The news is starting to improve and so are markets
- Wednesday, April 1, 2020
Markets rallied early this week as investors anticipated fiscal spending reaching the real economy and new coronavirus case growth slowed in Italy and Spain. Whilst the overall number of cases and deaths continues to mount in Italy the growth in new cases has slowed to 4.1% yesterday a marked improvement from a week ago. Markets were also buoyed by comments from Spain that they were seeing the beginning of a slowdown in the country.
The major news is the Chinese PMI surveys, released overnight, which point to a rebound in economic activity post the lifting of the lockdown in the country. The manufacturing and the services measures both moved above 50 implying an improvement in conditions. Clearly this needs to be taken with a slight pinch of salt as the global slowdown that is expected from coronavirus will undoubtedly impact both supply and demand in China. However, the latest figures will start to add weight to the argument that we will see a V shaped recovery in the Western world once the lockdowns are concluded, particularly if fiscal stimulus provides a significant boost to activity in the interim. Overnight the Caixin PMI was published showing better than expected stabilisation in China, backing up the official figures. The broader Asia region trailed China reflecting the economic lag to other countries as China restarts economic activity in earnest.
Markets have rallied from the lows of last week based on positive changes in the coronavirus narrative so there are fundamental reasons driving the resurgence in equities. Markets need reassurance that the timeline for market lockdowns are finite, that the government will support the economy in the interim and that when the lockdown does end, that growth will bounce back quickly. The slowdown in new case growth, fiscal stimulus from the US and the Chinese factory numbers all play to these three themes and give a reason for a more optimistic footing.
Risk appetite was today impacted by the coordinated announcement by British banks that they would suspend their dividends following conversations with the UK banking regulator.
Donald Trump’s warning of a difficult few weeks ahead set the tone for a weaker end to US markets as the US’s top public health official pointed to new projections of 200,000 US deaths during the outbreak. Alongside this the US president also suggested that a large infrastructure bill could progress to Congress. Large scale infrastructure spending may be supported by Congressional Democrats but it may prove too much for Republicans already worried by the size of last week’s package. If we were to see a phase four bill come to fruition so soon after last week’s stimulus this will undoubtedly help sentiment.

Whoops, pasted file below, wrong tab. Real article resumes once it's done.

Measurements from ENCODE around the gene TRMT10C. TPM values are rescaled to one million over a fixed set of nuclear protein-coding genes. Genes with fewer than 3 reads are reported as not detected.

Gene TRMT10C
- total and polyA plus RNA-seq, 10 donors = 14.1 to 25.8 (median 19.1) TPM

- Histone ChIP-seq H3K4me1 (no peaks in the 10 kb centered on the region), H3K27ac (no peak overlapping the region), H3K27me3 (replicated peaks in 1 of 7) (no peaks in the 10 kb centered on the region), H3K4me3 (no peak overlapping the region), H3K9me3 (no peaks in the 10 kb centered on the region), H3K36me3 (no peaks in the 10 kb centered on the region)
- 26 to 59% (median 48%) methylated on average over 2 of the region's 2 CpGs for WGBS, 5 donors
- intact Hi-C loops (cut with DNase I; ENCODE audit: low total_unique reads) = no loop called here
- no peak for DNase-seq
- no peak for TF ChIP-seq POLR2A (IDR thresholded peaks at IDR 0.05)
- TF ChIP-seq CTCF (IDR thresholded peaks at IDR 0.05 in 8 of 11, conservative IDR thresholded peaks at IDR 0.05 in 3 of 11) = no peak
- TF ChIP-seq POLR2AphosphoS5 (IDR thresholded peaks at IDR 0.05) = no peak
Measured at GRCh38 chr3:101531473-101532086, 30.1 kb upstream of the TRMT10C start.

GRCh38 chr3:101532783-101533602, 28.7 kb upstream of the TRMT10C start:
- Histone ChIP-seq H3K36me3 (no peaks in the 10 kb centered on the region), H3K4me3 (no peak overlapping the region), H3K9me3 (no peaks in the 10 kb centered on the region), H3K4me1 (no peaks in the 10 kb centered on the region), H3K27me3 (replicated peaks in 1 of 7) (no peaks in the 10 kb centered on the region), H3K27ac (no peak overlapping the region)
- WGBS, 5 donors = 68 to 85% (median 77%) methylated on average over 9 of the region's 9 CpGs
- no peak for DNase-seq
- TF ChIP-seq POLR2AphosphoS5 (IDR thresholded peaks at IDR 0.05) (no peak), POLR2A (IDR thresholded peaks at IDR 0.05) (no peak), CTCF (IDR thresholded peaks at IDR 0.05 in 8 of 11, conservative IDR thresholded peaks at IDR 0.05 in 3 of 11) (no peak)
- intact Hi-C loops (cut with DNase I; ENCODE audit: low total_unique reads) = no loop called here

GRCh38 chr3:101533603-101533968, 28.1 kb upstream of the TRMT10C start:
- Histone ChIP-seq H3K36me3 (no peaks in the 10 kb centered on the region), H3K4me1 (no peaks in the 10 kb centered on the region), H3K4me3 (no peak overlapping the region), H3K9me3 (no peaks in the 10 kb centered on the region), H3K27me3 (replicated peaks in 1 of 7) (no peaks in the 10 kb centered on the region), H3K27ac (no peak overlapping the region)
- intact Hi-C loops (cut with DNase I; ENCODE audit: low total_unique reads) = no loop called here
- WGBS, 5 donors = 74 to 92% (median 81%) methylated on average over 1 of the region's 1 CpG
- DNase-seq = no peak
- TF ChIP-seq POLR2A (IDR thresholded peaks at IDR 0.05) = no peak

Japan’s ruling party has proposed a $555bn package to help combat the economic impact of coronavirus on citizens and businesses. The stimulus would represent 10% of GDP and a sizeable increase in the scale of support from an economy already accustomed to large stimulus over the last decade.
The Federal Reserve announced that it would establish a temporary repurchase agreement facility for foreign and international monetary authorities yesterday. This will help ease the dollar shortage that we have seen over the last few weeks and represents the central bank’s eagerness to support the wider global financial system. Post the financial crisis there was criticism that the Fed was using US taxpayer funds to support non-US markets however financial stability appears to be winning the argument again in the current crisis. This facility will allow foreign central banks to deposit Treasuries with the Fed in return for dollars that they can use in their domestic financial system
It looks likely that the lockdown in some of Europe’s worst affected countries will last until the middle of May which suggests a timescale of the end of May for some restrictions being lifted in the UK. Should we see European nations continue to move towards removal of the lockdown, markets can start to extrapolate an end to restrictions. If we do see further fiscal support from the US and Japan, we expect markets to become more patient and volatility to continue to fall.
Chris DaviesChartered Financial Adviser
Chris is a Chartered Independent Financial Adviser and leads the investment team.